Opting for a church without walls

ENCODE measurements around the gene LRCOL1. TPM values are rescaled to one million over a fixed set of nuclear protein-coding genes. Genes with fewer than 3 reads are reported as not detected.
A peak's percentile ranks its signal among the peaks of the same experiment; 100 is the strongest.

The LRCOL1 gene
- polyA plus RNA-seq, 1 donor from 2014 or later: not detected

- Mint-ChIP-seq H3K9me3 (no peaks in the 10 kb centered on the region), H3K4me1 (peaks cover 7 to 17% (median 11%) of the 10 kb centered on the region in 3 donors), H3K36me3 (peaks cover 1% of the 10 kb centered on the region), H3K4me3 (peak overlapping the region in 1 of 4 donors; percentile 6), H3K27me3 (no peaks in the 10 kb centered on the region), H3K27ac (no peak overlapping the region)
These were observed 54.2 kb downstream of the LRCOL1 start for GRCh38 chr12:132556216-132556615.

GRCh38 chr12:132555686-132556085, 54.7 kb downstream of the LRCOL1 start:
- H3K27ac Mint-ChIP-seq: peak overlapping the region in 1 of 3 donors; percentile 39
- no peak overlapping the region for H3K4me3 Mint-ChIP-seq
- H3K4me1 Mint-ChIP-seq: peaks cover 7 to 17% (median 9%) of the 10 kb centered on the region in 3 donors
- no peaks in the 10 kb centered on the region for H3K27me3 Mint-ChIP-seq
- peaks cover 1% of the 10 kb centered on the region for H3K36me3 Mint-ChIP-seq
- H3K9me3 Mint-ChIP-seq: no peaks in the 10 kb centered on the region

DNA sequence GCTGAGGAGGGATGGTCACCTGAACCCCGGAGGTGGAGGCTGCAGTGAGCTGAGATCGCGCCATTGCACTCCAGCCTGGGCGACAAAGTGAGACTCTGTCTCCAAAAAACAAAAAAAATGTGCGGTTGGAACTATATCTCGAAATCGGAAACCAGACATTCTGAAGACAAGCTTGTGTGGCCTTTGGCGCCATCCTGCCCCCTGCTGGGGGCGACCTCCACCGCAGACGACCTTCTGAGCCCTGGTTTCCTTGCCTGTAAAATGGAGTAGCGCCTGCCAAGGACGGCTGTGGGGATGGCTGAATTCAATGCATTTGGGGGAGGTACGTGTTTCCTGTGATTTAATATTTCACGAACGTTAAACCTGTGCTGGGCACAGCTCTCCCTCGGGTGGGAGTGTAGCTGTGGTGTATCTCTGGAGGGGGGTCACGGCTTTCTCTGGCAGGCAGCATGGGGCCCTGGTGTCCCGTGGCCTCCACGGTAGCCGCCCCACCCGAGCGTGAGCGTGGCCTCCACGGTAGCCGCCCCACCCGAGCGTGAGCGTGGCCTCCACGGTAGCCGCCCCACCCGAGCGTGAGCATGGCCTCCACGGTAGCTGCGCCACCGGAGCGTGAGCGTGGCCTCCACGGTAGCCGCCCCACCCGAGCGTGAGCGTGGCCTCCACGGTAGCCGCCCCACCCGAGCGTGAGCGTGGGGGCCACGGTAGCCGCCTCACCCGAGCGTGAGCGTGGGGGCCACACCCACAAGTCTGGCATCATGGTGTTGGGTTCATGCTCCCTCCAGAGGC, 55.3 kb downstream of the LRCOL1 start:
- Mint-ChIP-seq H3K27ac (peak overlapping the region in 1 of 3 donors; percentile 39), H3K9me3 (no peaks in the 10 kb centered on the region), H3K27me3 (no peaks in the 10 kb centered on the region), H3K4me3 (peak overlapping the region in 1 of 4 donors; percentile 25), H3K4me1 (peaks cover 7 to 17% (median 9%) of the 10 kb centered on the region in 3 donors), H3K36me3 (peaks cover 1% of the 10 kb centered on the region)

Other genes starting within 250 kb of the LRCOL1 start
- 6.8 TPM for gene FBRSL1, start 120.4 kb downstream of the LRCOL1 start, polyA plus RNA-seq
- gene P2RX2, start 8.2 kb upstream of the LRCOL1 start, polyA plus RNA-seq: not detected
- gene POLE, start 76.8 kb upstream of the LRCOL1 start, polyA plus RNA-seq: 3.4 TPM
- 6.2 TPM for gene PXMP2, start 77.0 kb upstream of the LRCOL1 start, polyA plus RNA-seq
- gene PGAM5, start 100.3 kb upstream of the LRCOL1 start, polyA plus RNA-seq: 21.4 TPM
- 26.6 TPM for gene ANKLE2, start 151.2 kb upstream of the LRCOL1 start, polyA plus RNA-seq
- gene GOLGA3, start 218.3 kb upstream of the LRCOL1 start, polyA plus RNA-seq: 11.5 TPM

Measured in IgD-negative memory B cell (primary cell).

A Baylor University study ranks Episcopalian author and teacher, Barbara Brown Taylor, one of the 12 elite preachers in the English-speaking world. Now some of her colleagues are miffed because Taylor left the pulpit of an Episcopalian church in Georgia. She has moved on to become a world religions professor at Piedmont College in the Peachtree state. She also teaches Christian spirituality as an adjunct professor at Columbia (Presbyterian) Theological Seminary.This gifted writer’s first book, “The Preaching Life,” won a large readership who admired Taylor’s deft style, tongue-in-cheek humor about pettiness within any congregation and memories of her training for ministry at Yale Divinity School. She followed up with 10 books, largely collections of sermons, which tempt most preachers to filch an apt illustration that makes their preaching compelling. Now Taylor, once dedicated to preaching in a local church, has spun an argument for leaving the traditional parish. She currently serves a church without walls, heads preaching conferences, moderates classroom discussions and fulfills book contracts. “Leaving Church: A Memoir of Faith” reads as Taylor’s confessional. She tells why she exchanged a local parish for preaching to a “far larger congregation of humankind.”She found local churches too confining, denominations to which they are tied overly argumentative and parishioner expectations unrealistic. She asks, as if out of breath, “With just seven days in a week, where is the time to be a good preacher, teacher, pastor, prophet, celebrant, prayer, writer, foot washer, administrator, community activist, clergy colleague, student of scripture, and wholesome exemplar of the gospel?” Many commiserate with Taylor, who felt a step behind the furious pace effective parish ministry demands. The race is unfair because preachers who sprint in it never catch up.How ironic that Taylor, whose books of sermons and memoirs eager preachers snap up, has left their turf. She’s mentored many clergy who desire to honor the Apostle Paul’s challenge to his protege Timothy: “Preach the word, be urgent in season and out of season, convince, rebuke, and exhort, be unfailing in patience and in teaching,” II Timothy 4:2. Taylor’s patience ran thin for local church ministry as her vision expanded beyond it, so she went into teaching.The 16th-century Reformer John Calvin pinpointed four offices the Christian Church recognizes that fulfill requirements for ordained ministry. Clergy preach, elders lead, deacons show compassion and professors scholarly search after the mind of Christ. Taylor has exchanged a local church pulpit for a wider pulpit of teaching within a church without walls. She’s a counterpart to John Wesley, who rode on horseback into the frontier, erecting pulpits in cornfields and along riverbanks. A proper matron acquainted only with a traditional steepled church asked Wesley where his primary church was located. He retorted, “Madam, the world is my parish!”What’s the primary reason Taylor no longer preaches as pastor in a local church?She adamantly wants to preach on topics forbidden in traditional parishes. This is what I heard her say as a headline speaker at Calvin College’s 2004 Festival of Faith and Writing. In her lecture “Way Beyond Belief: The Call to Behold” – a preview of her then-unpublished book manuscript about leaving the local church – Taylor warned of stern consequences facing preachers who offer the whole Gospel loaf rather than tasty morsels worshippers easily digest.Using her long, lithe hands for elegant gestures perfectly framing punch lines, Taylor threw up her hands, frustrated because in a short time preachers learn what parts of the Bible parishioners don’t want to hear from the pulpit. With an endowed chair and tenure, she is more easily able to offer, in sermons, the whole Gospel loaf.For instance, this summer at the Evangelical Presbyterian’s General Assembly in Georgia, I portrayed Jonathan Edwards, emphasizing how he regularly dealt from his pulpit with 18th-century wars at his doorstep. Colonial settlers faced off against American Indians with whom the French aligned themselves. In a precept afterward, pastors admitted how dealing straightforward with the war in Iraq proved too complicated and controversial. So they skirted it from the pulpit. One preacher said he shied away from “political hot potatoes boiling over in Iraq.” He sounded oblivious to the fact the Bible treats war as a moral category Jews and Christians can’t avoid.Barbara Brown Taylor has escaped the pressures of these contradictions. She got sick of finessing the Gospel and found a pulpit outside the local church where she can sound more like Jonathan Edwards. She shows how Christ speaks to prickly issues that churches would rather duck.A few years ago, I quizzed my former professor of Hebrew who served with distinction on Princeton Theological Seminary’s faculty for almost half a century. I asked him whether the quality of students had suffered at Princeton since my era during the Vietnam War. Then the most gifted went into law, medicine or ministry. The quality of students is still top-notch, he answered, but he wondered if, after 40 years of denominational death spiraling, local churches had much to offer gifted candidates for parish ministry. The talented Barbara Brown Taylor has moved beyond a local church for a pulpit reaching to a church without walls. She preaches when teaching.The Rev. Jack R. Van Ens is a Presbyterian minister who heads the nonprofit, tax-exempt Creative Growth Ministries, enhancing worship through lively storytelling and dramatic presentations aimed to make God’s history come alive. Van Ens’ book, “How Jefferson Made the Best of Bad Messes,” is available in local bookstores for $7.95.
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